At this price point, I would like to see one more optical input. Once I had used the two optical inputs for my DVR and DVD player, that left my Xbox 360 out in the cold, as the only option for 5.1 Dolby Digital on the older version of the Xbox is optical. That said, the problem can be solved by connecting one of your other components using a coaxial digital cable. In order to access the inputs, you need to remove the rear cover, which is easy enough. Where I ran into a bit of trouble was trying to replace the cover once the cables and power cord were connected. This is solved by simple trial and error in terms of routing the cables, or the terrifying act of actually reading the manual.
Another minor gripe came with adjusting the volume level, which could stand to be a bit more precise. It would have been nice for Bowers & Wilkins to allow volume adjustments in half increments.
Reviewing a piece of gear that is this well designed and engineered is a blast. I kept trying to decide whether I preferred listening to music or movies with the Panorama, finally coming to the conclusion that it's equally adept at playing both. Let's face it, $2,200 is rich for most people's blood, especially when talking about soundbars, which can be had all day long for less than half that price. But you won't get the sort of detail, dynamic range and uncanny surround sound the Panorama provides. One of the things you're paying for with all Bowers & Wilkins products is trickle-down technology, which means you get a taste of their top of the line engineering in their more affordable products. The end result of a manufacturer using this technology is that you end up with a trustworthy name. Those manufacturers who avoid using trickle-down technology tend to have wide-ranging product offerings, running the gamut from amazing to utter crap. In each case that I've been exposed to Bowers & Wilkins gear, be it their iPod speakers, their flagship speakers or their new headphones, I've been impressed with the sound quality. The Panorama is no exception.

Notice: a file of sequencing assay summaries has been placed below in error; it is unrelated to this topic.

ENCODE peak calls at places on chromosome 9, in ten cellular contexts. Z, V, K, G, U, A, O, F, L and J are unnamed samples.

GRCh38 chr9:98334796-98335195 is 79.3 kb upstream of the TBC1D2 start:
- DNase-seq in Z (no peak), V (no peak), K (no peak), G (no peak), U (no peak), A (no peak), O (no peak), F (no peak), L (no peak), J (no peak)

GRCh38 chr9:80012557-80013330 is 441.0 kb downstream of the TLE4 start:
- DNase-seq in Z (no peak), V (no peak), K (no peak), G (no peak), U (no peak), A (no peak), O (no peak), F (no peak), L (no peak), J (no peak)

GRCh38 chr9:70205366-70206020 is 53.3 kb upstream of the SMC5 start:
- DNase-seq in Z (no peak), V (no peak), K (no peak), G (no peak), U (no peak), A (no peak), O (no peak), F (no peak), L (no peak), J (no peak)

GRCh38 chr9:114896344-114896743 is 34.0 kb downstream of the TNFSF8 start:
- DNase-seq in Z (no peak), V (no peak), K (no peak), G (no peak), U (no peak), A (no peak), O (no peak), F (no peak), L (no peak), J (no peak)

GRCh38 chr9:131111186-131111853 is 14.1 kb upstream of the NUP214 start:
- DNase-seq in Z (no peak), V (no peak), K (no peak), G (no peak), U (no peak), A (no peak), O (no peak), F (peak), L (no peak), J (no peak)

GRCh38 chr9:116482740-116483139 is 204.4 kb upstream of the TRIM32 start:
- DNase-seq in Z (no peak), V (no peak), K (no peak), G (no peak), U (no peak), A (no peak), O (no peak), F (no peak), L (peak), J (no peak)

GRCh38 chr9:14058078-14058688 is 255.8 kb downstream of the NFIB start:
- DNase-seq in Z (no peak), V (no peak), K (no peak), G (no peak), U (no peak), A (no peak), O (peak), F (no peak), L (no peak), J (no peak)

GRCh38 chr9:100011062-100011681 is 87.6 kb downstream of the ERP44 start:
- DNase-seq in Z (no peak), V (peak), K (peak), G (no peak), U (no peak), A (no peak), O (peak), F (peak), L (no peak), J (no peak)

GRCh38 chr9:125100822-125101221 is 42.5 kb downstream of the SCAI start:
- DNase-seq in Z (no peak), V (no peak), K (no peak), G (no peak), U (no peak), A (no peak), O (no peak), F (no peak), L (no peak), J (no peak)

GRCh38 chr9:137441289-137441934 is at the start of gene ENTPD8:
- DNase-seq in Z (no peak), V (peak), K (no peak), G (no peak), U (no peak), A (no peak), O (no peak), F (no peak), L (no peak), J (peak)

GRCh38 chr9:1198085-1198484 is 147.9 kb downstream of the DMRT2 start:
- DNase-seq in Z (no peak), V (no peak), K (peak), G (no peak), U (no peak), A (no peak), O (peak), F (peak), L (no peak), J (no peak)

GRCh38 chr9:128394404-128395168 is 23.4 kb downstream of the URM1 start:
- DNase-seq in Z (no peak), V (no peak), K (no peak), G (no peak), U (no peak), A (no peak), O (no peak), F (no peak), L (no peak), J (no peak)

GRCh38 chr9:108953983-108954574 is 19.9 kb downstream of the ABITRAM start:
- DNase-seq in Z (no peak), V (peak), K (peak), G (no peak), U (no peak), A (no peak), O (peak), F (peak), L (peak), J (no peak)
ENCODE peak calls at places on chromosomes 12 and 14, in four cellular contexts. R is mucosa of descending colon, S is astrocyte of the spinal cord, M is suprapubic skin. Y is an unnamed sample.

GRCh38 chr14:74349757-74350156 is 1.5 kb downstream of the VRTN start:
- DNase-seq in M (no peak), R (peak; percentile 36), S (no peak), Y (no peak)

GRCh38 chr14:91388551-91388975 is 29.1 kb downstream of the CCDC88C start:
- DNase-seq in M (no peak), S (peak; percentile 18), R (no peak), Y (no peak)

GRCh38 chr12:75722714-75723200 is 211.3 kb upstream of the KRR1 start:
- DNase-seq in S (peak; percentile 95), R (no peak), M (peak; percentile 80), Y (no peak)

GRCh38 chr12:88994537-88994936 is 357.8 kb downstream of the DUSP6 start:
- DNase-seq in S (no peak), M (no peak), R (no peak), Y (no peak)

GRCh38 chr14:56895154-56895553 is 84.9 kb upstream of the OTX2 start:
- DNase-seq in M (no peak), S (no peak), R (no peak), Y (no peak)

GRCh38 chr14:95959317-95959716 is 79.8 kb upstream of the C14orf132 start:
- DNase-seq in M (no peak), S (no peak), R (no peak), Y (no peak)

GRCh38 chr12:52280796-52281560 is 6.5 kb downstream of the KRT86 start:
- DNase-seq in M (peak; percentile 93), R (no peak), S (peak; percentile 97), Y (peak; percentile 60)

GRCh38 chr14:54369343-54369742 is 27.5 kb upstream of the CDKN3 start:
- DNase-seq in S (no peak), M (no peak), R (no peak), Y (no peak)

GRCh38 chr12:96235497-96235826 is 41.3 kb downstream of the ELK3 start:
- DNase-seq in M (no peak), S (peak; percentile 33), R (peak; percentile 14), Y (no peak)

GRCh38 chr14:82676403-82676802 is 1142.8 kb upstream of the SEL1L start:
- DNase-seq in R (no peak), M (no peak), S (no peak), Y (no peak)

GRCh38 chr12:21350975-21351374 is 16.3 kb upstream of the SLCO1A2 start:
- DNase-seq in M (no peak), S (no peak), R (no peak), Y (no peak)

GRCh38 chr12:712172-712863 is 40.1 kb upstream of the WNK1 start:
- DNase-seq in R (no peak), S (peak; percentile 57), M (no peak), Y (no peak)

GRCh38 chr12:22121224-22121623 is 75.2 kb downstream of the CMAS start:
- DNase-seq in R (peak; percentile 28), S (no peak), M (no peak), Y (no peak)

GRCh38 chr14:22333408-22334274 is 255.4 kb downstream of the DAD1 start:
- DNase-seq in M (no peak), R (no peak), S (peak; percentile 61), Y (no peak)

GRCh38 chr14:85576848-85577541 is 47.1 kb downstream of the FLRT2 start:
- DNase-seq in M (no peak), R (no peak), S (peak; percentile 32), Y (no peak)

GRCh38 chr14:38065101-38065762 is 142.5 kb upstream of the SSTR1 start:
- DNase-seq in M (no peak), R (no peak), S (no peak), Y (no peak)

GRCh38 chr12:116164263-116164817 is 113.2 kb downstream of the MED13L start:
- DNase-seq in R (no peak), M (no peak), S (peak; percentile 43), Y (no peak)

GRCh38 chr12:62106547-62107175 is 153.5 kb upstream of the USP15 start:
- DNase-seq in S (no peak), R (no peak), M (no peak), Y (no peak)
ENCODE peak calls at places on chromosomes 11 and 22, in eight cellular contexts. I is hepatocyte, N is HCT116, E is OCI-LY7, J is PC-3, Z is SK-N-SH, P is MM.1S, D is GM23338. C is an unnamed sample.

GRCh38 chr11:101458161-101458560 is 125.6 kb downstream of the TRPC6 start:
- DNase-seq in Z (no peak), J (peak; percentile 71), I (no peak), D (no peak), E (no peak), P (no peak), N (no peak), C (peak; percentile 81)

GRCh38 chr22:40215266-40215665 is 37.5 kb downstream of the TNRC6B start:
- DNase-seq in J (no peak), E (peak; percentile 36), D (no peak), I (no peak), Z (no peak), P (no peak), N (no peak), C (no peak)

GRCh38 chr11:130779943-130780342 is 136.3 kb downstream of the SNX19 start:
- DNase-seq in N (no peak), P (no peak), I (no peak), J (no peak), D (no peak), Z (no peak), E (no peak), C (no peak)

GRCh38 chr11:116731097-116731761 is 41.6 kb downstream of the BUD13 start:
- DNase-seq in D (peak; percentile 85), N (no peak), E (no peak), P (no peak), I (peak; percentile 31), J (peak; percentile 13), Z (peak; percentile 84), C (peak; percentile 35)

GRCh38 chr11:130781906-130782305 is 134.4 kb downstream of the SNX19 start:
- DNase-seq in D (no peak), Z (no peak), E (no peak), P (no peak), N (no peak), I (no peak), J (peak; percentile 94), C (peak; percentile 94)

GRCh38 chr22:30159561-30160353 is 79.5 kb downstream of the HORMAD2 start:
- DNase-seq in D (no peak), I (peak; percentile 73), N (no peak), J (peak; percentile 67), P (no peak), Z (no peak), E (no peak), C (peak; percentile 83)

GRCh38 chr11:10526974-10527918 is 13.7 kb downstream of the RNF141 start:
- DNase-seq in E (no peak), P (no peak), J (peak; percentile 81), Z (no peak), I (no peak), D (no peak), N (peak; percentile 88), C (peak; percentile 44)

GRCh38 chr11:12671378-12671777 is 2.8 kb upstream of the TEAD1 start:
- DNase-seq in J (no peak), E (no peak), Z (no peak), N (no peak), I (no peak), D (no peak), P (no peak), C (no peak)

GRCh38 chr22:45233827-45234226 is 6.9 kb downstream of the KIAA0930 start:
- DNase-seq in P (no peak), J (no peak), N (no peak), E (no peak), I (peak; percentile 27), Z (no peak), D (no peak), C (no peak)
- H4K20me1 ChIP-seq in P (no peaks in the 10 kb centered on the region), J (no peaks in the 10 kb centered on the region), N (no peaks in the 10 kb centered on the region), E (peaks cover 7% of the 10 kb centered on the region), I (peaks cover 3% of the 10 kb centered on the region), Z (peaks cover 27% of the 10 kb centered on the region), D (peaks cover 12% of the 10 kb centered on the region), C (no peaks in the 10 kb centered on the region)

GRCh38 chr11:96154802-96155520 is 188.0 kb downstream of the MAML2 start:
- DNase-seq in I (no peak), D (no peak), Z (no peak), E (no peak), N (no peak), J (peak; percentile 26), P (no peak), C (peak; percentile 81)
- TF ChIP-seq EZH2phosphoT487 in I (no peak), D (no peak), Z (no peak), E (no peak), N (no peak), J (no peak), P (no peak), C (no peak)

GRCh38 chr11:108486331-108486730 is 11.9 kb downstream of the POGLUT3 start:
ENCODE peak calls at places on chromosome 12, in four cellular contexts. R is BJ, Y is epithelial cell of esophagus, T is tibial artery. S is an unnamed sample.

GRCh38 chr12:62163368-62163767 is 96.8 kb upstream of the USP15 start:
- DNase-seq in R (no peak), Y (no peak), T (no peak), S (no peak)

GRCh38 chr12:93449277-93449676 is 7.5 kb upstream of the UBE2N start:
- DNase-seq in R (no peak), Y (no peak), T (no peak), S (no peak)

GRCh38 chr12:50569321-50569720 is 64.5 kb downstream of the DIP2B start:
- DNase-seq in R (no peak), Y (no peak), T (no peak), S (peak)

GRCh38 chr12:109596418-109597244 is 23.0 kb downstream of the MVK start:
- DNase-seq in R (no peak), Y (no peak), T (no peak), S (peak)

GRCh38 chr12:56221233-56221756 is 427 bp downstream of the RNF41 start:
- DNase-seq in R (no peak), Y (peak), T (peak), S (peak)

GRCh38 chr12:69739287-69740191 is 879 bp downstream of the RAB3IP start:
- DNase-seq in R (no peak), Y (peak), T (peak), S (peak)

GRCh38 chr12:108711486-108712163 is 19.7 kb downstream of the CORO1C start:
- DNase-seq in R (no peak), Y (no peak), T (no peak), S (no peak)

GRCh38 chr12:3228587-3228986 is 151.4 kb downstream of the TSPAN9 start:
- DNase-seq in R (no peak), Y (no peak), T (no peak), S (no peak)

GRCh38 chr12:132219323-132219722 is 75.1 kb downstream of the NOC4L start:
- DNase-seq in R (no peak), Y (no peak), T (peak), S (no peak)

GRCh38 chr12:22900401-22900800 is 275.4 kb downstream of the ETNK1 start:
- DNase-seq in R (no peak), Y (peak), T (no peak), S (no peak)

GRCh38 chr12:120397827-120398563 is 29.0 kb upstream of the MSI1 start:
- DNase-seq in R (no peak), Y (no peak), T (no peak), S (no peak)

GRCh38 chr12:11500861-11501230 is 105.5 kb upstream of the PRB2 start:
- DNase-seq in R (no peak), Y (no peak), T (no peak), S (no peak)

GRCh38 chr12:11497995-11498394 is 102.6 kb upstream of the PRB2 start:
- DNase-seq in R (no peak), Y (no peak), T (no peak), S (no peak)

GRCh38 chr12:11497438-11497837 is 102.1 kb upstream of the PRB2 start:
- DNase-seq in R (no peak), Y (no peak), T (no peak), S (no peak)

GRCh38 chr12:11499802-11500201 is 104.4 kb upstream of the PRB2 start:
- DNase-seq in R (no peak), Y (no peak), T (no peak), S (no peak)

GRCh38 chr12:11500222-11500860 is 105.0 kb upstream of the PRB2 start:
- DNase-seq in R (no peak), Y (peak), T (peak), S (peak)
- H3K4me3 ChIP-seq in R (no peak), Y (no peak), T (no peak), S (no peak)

There are a lot of uneducated and, more importantly, inexperienced groups of buyers convincing themselves that a home theater in a box is good enough, or that the speakers built into their TV sound just fine. They're not and they don't. Products like this exist for a reason; it's to give you a better sense of what was recorded in the studio. If you're a music and/or film buff and you're using the speakers in your TV, you're cutting the experience in half. You don't necessarily need to drop $2,000 for a soundbar, but for those who want the best, the Panorama is your huckleberry. Is the performance of the Panorama twice that of $1,000 soundbars? You bet.